We will call him Peter. After years working in the corporate field, Peter quit his job, and started his own business. Peter's expertise was web design and he chose the name Saga Web Design. Peter's first year was tough. Being the new kid on the block, he found it harder to win over clients than he had first imagined.
But Peter was determined to make his business a success. Gradually he acquired several large corporations as clients. By the end of the 2nd year his business was solid and profitable. But Peters bubble was about to burst. Peter gets a registered letter in the mail and discovers he is the recipient of a cease and desist letter from a lawyer representing a business in an adjacent state called "Saga Consultancy Inc." The letter states that Saga Consultancy Inc. has registered the Saga name as a trademark and that Peter is to stop using the Saga name immediately or face a lawsuit for trademark infringement.
The answer is it all depends. To help us understand Peter's chances better, let's take a look at trademarks and terminology. In everyday plain English, the term "trademark" is used to refer both to marks used for products, and to marks used for services. Strictly speaking, a trademark law ONLY refers to the basis of a product. Trademark names are placed either on the product itself or on its packaging. In contrast, a mark used to designate the source of a service is referred to as a "service mark." Service marks usually appear in advertising for the service. What's more, while the name of a business (also referred to as, its "trade name") by itself will NOT qualify for trademark protection. But the moment the trade name is used in advertising; it is considered to be a service mark and may qualify for protection. Interestingly, a trademark can be many things. For instance, it can be a name, a logo, an advertising slogan, or even just a word. Side point: In this article, the terms "trademark" and "mark" are used as trade-offs, and can refer to both marks identifying merchandise, and marks identifying services. Now, let's get back to our story . . .
In the case of Peter, who has the greater right to use the Saga name? Saga Web Design . . . or . . . Saga Consultancy Inc., The answer can be found in the old saying, "possession is nine-tenths of the law." That is, the first party to begin using a trademark in its business usually gains superior rights to the mark, at least in the geographical area in which it is being used. But that's all. You don't need to seek federal registration for a trademark mark in order to begin using it, and you don't need to seek federal registration of your "mark" in order to acquire rights in it. As the Saga Consultancy Inc., lawyer suggests, the significance of having superior right to a name is that it will generally allow the owner to prevent others from using the mark, or at least limit the use of it by others. More importantly, a superior right in a trademark will entitle the owner to file suit for infringement of the mark. In such lawsuits, a prevailing trademark owner will be able to obtain a court order to prevent the infringer from ongoing use of the mark in its business, and in some cases he or she will also be able to "recuperate financial damages" caused by the infringement of the other party.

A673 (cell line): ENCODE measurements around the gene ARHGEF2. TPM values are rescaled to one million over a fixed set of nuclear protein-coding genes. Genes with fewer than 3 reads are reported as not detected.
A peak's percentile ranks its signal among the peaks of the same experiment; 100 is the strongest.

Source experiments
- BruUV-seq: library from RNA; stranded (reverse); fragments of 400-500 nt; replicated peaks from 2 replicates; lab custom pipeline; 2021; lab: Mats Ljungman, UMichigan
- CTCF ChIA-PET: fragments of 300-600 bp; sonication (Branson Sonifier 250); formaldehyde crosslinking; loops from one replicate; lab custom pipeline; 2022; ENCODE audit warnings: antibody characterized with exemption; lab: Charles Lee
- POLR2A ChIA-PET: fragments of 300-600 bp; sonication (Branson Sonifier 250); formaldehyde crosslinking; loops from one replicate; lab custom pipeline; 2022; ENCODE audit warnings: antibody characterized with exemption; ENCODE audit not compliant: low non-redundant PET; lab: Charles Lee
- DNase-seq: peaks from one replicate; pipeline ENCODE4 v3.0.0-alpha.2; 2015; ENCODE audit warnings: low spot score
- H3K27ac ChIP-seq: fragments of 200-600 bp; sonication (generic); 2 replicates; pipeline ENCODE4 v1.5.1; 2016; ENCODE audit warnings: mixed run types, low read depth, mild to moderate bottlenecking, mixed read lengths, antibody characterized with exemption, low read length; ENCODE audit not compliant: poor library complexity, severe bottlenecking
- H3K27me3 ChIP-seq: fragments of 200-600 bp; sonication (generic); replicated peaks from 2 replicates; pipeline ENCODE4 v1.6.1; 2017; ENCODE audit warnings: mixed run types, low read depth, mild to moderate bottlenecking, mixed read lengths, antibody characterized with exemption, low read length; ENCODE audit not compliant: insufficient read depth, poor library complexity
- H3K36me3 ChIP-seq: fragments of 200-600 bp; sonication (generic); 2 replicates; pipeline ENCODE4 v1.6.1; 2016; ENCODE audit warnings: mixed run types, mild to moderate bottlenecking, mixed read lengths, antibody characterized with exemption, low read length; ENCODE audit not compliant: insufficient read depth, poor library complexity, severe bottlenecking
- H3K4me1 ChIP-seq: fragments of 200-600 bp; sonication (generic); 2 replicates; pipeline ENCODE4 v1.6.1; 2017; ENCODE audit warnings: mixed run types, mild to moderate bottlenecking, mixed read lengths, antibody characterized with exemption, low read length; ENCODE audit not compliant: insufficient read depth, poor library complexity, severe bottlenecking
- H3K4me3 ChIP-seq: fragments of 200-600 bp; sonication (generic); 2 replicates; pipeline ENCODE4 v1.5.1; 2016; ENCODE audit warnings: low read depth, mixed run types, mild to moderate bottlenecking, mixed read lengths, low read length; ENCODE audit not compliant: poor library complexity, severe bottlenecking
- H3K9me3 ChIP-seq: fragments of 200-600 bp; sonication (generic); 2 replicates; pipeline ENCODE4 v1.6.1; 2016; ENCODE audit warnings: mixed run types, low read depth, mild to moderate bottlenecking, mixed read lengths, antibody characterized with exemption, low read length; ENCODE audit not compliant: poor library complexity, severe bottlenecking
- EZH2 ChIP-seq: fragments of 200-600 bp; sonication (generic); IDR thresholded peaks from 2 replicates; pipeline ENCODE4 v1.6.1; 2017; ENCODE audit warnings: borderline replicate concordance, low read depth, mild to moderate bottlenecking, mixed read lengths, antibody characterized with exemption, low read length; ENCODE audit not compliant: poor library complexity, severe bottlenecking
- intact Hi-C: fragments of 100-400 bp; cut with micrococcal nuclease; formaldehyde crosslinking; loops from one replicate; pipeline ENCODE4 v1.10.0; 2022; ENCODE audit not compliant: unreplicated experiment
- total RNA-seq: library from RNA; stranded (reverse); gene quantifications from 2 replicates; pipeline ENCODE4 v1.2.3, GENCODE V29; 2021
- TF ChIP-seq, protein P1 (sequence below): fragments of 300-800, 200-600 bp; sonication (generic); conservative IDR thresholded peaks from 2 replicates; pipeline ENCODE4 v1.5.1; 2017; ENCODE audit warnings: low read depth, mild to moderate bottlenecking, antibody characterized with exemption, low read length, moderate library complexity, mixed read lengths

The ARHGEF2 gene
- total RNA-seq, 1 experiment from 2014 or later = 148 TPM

So here's the bottom line. If first right of use of a trademark (in accord with trademark law) can hold sway over the right to use the name, does the lawyer's remark about Saga Consultancy Inc., (federal registration of the Saga name) carry any weight? Yes, indeed!
Simply put, the major benefit of federal registration is this: if a disagreement arises between two companies or businesses as to who is the true owner of a mark, the company and/or business that has federal registration of the mark is alleged to be the owner of the mark and is entitled to use the mark nationwide.
In the case of Peter, this means that even if he was using the Saga name first, and the Consultancy firm sometime later started using the mark in another state, but sought federal registration for the name, the consultancy firm would have the right to expand its market using the name "nationwide". Peter will still have the right to use the mark in his own geographical area for as long as he desires, but he may be prevented from expanding his use of the trademark symbol and/or mark outside the area for which it is now being used.
Another reason for seeking federal registration of a trademark is that federal trademark laws make available the right for you to reserve a trademark symbol/name for future use, by officially filing an "intent to use" application in the Patent and Trademark Office and stating that you have a genuine intention to use the mark in business. The filing date of the application is then deemed to be the date of the first use of the name. With this in mind, it is always a good idea to register a mark, prior to its use. If you have an otherwise valid mark, the only requirement for federal registration is that the mark is used commercially in another state of the country, which simply means that the owner of the mark has used it in the sale of goods or services in another state. Moreover, if federal registration is not an option, it may still be possible to register the mark with your state. Registration of a mark with the state represents legal notice to businesses throughout the state of the owner's claim of ownership.